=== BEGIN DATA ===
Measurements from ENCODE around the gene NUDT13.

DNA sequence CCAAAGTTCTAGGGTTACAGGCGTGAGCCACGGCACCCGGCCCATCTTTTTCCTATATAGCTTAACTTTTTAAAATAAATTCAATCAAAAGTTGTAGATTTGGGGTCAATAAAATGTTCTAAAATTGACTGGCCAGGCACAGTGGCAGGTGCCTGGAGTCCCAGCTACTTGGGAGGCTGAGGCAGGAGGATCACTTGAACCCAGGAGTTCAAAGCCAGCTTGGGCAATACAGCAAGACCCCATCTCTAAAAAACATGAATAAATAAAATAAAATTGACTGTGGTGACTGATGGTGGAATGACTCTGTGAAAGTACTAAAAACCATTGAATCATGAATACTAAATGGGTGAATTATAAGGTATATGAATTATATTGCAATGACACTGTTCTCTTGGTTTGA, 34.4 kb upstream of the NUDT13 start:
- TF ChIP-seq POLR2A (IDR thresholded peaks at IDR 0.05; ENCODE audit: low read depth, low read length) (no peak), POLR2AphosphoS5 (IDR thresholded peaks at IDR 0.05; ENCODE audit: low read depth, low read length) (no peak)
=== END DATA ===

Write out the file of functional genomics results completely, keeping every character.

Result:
Measurements from ENCODE around the gene NUDT13.

DNA sequence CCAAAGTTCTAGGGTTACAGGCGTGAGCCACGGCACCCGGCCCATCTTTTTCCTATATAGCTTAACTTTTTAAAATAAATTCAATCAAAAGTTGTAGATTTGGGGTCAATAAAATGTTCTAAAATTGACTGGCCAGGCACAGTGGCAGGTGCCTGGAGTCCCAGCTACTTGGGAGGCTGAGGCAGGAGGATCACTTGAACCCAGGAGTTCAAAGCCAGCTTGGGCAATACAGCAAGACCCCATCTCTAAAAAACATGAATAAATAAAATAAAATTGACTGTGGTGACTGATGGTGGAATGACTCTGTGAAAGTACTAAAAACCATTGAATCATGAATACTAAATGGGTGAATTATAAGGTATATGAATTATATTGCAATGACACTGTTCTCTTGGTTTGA, 34.4 kb upstream of the NUDT13 start:
- TF ChIP-seq POLR2A (IDR thresholded peaks at IDR 0.05; ENCODE audit: low read depth, low read length) (no peak), POLR2AphosphoS5 (IDR thresholded peaks at IDR 0.05; ENCODE audit: low read depth, low read length) (no peak)